The science of sports dressing

Charlotte Cooper summarizes the science behind sportswear...

Charlotte Cooper
15th November 2018

From Primark basics to Lulu Lemon luxury does it really matter what materials our sports clothes are made of? Actually, Yes!

Whilst I’m not about to suggest you fork out £78 on a sports bra from Lulu Lemon, I would recommend you look into what materials your gym wear is made from because the truth really is in the science. The terms ‘breathable’ and ‘moisture reducing’ are thrown around when it comes to brands such as Nike or Adidas and we are told these materials help us ‘Just do it’ creating the mindset that ‘Impossible is nothing’ but are they really essential?

Sports and exercise physiologist at the St Mary’s University London, Dr Jessica Hill, explains that some sports garments are more important than others. She believes that the likes of compression clothing don’t actually give any advantages to athletes during their sport. Compression garments are said to increase blood flow and therefore allow larger amounts of oxygen to be taken in. Dr Hill however, suggests there is no scientific proof behind this theory.

So, why do Nike, Adidas and Puma all produce a range of compression-like clothing for athletes? Nike’s famous Dry-Fit collection is made of polyester materials which apparently keep the body dry allowing athletes to work harder for longer and have a more comfortable moving pattern. Adidas have also launched their version of dry technology clothing, Adizero. First used by professional footballers in 2014 Brazil World Cup, Adizero is designed to enhance ventilation and to feel like a second skin on the players.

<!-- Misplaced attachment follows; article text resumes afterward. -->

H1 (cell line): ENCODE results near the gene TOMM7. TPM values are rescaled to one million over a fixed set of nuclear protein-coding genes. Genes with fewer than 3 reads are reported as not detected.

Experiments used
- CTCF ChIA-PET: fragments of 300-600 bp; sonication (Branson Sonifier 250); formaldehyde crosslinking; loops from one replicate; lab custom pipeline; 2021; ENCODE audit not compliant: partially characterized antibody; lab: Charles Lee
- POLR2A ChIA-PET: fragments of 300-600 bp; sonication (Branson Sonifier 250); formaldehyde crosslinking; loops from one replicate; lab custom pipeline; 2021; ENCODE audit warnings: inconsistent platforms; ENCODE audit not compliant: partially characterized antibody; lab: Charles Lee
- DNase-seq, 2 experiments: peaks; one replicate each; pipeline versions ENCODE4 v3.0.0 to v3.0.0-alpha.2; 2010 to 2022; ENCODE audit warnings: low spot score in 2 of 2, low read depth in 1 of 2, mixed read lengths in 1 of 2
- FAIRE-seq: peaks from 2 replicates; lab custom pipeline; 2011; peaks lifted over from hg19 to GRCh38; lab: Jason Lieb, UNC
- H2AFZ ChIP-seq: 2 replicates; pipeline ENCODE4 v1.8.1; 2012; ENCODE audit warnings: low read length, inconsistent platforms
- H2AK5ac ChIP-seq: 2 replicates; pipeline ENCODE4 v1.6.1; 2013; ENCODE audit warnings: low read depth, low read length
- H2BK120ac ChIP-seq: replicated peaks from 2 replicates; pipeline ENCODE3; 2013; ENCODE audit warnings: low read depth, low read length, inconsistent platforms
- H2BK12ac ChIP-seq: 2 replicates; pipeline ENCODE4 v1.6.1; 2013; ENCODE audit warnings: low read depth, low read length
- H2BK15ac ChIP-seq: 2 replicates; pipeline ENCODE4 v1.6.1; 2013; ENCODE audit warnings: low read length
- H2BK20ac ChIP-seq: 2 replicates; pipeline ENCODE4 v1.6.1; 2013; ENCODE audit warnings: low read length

But, researcher at Heidelberg University, Dr Engel, suggests that the effects of compression isn’t strong enough to enhance the performance during sport, but it is during the recovery period. Once athletes have finished exercising it has been suggested that the technology in compression garments help prevent injury. Puma’s tight jersey material used in many professional team kits uses a compression tape that is stitched into the clothing. This stimulates specific muscles used during performance as well as aiding breathability and freedom of movement.

[pullquote]Sport and gym-going has become the latest trend and with high street retailers stocking their shelves with gym leggings, vest tops and trainers, there is a vast range of clothes available[/pullquote]. From the thin, cheap materials that some activewear is made from to the more supportive and luxurious fabrics the question is how much do I really need to ‘improve my performance’? For those of you who go to the gym once or twice a week or play 5-a-side on a Saturday maybe breathable, dry compression technology isn’t a necessity for you. But, for those competitive souls looking for that advantage I would have a look at what your go to exercise outfits are made from. After all, full body swimsuits didn’t get banded in 2010 for no reason, maybe all the aerodynamics really do shave off swimmer’s time.

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